Josh Schlanker’s family moved across to the other side of the world to the UK after he was diagnosed with unilateral Rb. Now 17 years old, his Rb experience certainly has not held him back especially when it comes to succeeding in sports and academia.
My Rb has resulted in a number of things. It has left me with peripheral vision in my right eye and forced my family to move over 9,000km across the globe. Diagnosed at nine months in Thailand, my treatment took place at Birmingham’s Children Hospital where I received chemotherapy, laser therapy and cryotherapy. But I would have never thought it’d shape my life view as much as it has done.
Despite my situation I do not let myself forget that I have been incredibly lucky, not only to keep my vision but also my eye. This has given me a very clear goal with everything I do – make the most out of it and have fun. My parents have played a very important role in this and although some may look at my childhood and say “What on earth was that?!” – the constant shuffling from school, to football, to cricket, to swimming after the weekly karate session, back to school again – these were busy but brilliant years of my life.
As I entered year seven, being the only one from my primary school, I was not daunted by the aspect of making new friends as I knew that whoever I met, the chances are that we would have something in common. In hindsight it has been a very valuable life skill that would not have been possible without the commitment my parents had towards my involvement in various activities during my childhood. My passion for football was beginning to take up most of my time as I started secondary school, being fortunate enough to play for Watford Academy up until the age of 16. This continued to give me an outlet to completely forget about everything as I played week in, week out.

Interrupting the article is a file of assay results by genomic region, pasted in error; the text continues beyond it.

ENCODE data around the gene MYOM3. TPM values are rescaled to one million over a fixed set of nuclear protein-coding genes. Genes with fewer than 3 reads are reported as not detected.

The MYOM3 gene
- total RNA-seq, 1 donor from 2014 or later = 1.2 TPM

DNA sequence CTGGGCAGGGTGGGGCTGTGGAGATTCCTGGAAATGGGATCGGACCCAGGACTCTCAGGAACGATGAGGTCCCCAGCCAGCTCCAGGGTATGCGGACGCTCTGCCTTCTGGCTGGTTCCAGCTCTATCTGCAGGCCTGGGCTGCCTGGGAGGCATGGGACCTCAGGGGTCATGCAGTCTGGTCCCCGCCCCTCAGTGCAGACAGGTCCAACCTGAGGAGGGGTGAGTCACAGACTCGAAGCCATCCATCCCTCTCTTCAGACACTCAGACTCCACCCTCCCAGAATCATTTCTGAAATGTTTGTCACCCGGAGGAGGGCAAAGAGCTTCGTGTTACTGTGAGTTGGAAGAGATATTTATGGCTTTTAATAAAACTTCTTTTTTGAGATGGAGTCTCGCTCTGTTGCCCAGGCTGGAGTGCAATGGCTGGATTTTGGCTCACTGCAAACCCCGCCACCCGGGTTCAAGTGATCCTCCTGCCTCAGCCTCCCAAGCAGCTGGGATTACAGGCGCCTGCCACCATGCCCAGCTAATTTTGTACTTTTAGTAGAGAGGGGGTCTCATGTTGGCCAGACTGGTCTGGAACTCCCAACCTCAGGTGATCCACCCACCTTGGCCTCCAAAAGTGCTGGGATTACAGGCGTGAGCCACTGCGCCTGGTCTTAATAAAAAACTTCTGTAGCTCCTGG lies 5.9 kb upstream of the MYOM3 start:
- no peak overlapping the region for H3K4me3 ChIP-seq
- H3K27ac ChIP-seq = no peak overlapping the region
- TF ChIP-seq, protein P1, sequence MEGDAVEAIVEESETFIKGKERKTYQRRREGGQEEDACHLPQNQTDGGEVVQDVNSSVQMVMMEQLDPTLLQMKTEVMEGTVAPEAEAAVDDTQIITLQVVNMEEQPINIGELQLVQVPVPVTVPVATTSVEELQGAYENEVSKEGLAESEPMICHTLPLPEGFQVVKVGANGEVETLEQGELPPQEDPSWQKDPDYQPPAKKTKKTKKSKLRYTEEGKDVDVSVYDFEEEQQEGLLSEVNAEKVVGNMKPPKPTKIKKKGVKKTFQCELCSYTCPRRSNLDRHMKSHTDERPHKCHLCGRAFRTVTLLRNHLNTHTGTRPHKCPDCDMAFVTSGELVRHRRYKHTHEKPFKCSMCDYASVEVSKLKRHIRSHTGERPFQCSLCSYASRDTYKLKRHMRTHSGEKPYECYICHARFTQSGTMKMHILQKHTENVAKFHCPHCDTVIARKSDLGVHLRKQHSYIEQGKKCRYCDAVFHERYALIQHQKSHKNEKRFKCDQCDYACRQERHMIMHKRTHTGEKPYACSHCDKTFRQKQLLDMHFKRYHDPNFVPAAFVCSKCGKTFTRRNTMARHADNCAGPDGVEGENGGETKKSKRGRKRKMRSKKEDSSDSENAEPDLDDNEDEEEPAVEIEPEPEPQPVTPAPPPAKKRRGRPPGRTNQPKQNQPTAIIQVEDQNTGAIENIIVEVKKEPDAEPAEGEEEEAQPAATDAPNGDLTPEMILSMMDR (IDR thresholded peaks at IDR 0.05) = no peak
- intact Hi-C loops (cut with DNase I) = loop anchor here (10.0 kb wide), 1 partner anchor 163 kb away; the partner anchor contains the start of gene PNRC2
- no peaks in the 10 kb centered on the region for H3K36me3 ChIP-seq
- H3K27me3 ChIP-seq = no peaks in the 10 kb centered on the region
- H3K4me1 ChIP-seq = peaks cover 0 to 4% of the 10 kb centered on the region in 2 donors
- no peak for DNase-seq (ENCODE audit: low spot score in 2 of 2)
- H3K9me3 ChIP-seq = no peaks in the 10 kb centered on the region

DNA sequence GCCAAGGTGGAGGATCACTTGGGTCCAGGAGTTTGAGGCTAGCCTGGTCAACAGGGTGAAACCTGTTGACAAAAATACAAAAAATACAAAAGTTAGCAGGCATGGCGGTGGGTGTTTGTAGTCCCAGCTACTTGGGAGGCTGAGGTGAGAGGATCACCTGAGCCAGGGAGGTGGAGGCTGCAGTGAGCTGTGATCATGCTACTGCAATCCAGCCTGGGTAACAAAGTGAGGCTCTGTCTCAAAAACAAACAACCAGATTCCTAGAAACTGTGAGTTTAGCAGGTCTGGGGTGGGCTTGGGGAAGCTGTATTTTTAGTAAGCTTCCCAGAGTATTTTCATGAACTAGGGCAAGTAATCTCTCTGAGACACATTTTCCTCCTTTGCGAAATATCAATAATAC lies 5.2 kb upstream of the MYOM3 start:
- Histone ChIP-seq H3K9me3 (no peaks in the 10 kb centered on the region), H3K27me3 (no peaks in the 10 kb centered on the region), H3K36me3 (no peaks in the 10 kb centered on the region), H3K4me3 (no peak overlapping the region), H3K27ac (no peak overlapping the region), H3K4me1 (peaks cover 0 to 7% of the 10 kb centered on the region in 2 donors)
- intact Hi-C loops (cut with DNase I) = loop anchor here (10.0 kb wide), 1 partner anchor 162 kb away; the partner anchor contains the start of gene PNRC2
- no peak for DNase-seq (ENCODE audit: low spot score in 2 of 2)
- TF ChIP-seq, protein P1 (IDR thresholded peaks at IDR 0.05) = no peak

As I have gotten older – and I would like to think more mature (although this is questionable) – the recent focus on my academic studies has freed up my time to reflect and appreciate the spare moments I get. You become more self-aware when you get older, this was no different for myself. Yet, I felt no need to do anything and nor should I have I felt I had to, because despite my Rb and the associated idiosyncrasies, I am no different to anyone else. Everyone is full of quirks and nuances and it is important not to forget that.
Despite this, having achieved good grades in my recent year 12 exams, I am hoping to study Medicine. It is a position I am extremely grateful to be in, and also a position I don’t think I would be in if it wasn’t for my Rb.